This is a piece Iâ€™ve written, trashed, and rewritten multiple times over the years. In fact, my notes on the topic date back as far as 2012, shortly after joining AirlineReporter. This is a tough subject to discuss, and it is indeedÂ not easy to put one’s self “out there” for commentary by the general (sometimes harsh) public. Twice in prior pieces, I have dipped my toes into discussing weight issues. First when I mentioned my need for a seat belt extender on a Frontier airlines flight reviewÂ years ago. And again when writing about my first 5K. Both pieces spurred unacceptable, rude, â€œfat-shamingâ€ comments which were deleted.
For years this polarizing and real issue has lacked balance and a fundamental perspective: that of the so-called fat flyer. As a frequent traveler who cameÂ uncomfortably close to dreaded the “passenger of size” classification,Â it’s time to add some commentary. So, I’m taking one for the team. Just a quick note – this post uses adjectives that could be perceived as derogatory towards fat flyers. I am intentionally using these to help readers understand the words we so frequently hear. These are my opinions and generalizations. As I’ve noted, this is a sensitive issue, and everyone’s experiences and situations are unique. No disrespect intended.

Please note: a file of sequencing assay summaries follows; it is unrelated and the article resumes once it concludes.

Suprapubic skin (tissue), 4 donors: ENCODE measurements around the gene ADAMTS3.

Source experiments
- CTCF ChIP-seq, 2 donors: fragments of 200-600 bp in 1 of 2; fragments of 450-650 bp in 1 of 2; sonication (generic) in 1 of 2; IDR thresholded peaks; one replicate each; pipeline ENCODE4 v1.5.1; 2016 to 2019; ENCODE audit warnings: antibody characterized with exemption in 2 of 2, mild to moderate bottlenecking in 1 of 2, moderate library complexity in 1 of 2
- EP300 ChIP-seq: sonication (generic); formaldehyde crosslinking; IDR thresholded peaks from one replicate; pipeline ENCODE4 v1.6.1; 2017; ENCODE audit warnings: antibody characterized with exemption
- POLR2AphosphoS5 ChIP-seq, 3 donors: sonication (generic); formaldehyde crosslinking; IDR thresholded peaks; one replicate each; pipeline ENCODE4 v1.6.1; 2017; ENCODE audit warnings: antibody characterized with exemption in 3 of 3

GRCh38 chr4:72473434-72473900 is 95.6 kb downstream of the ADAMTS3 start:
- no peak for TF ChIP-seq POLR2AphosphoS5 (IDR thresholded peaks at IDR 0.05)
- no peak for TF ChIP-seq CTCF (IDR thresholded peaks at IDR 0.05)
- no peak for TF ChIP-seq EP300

Welcome on board. You are the last passenger to join us on our Southwest plane. As frequently happens, the middle seat next to me is the last one available on our sold out flight.Â The armrest which is generally considered to be the personal space boundaryÂ between us goes down, barely. I am 6’1″ and medically classified as morbidly obese, or worse. I also manage to squeeze into my seat without a seatbelt extender. Southwest, as it turns out, has generously accommodating seatbelts across their fleet.
Just like those before you, you size me up then look around for better accommodations. This on-the-fly appraisal is something I’ve been through multiple timesÂ on this flight aloneÂ and something I will encounter hundreds of times throughout the year as I eventually requalify for my elite flyer status.Â Finally, you come to terms with the fact that you’re stuck with me for the next hour or two.
This is the beginning of your inconvenience.